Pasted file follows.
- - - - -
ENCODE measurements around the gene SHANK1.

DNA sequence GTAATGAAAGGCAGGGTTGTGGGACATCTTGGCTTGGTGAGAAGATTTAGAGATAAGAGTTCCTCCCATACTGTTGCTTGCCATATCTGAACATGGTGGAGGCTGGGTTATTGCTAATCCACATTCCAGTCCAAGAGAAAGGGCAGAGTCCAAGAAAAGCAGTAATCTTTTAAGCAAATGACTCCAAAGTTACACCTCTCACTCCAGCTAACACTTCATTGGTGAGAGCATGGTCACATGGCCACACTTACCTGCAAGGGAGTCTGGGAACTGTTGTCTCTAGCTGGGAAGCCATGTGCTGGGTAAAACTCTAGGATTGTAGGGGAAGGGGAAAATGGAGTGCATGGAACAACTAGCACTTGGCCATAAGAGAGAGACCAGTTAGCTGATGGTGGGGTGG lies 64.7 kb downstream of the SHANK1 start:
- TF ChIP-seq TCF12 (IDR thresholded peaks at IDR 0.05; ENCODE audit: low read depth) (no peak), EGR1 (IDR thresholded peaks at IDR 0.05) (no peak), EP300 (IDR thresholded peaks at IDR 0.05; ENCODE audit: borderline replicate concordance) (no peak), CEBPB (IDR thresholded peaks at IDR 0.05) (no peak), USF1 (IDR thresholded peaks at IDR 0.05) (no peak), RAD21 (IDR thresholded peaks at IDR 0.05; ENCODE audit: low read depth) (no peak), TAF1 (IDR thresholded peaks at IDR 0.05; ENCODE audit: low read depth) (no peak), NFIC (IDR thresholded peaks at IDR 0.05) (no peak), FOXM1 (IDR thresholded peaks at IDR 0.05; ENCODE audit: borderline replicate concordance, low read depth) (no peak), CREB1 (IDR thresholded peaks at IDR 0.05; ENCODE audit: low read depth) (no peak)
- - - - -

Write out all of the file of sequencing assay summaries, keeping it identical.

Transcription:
ENCODE measurements around the gene SHANK1.

DNA sequence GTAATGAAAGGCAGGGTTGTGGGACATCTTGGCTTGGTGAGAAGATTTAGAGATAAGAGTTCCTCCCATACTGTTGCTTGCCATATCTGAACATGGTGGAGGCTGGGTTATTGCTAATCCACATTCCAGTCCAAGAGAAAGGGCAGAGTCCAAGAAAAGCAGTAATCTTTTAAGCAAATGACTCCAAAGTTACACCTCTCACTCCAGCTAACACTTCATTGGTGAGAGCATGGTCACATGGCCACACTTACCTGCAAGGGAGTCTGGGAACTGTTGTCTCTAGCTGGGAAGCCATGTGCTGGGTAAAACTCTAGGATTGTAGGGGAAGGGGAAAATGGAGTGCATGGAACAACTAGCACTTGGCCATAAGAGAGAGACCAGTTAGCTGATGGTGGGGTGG lies 64.7 kb downstream of the SHANK1 start:
- TF ChIP-seq TCF12 (IDR thresholded peaks at IDR 0.05; ENCODE audit: low read depth) (no peak), EGR1 (IDR thresholded peaks at IDR 0.05) (no peak), EP300 (IDR thresholded peaks at IDR 0.05; ENCODE audit: borderline replicate concordance) (no peak), CEBPB (IDR thresholded peaks at IDR 0.05) (no peak), USF1 (IDR thresholded peaks at IDR 0.05) (no peak), RAD21 (IDR thresholded peaks at IDR 0.05; ENCODE audit: low read depth) (no peak), TAF1 (IDR thresholded peaks at IDR 0.05; ENCODE audit: low read depth) (no peak), NFIC (IDR thresholded peaks at IDR 0.05) (no peak), FOXM1 (IDR thresholded peaks at IDR 0.05; ENCODE audit: borderline replicate concordance, low read depth) (no peak), CREB1 (IDR thresholded peaks at IDR 0.05; ENCODE audit: low read depth) (no peak)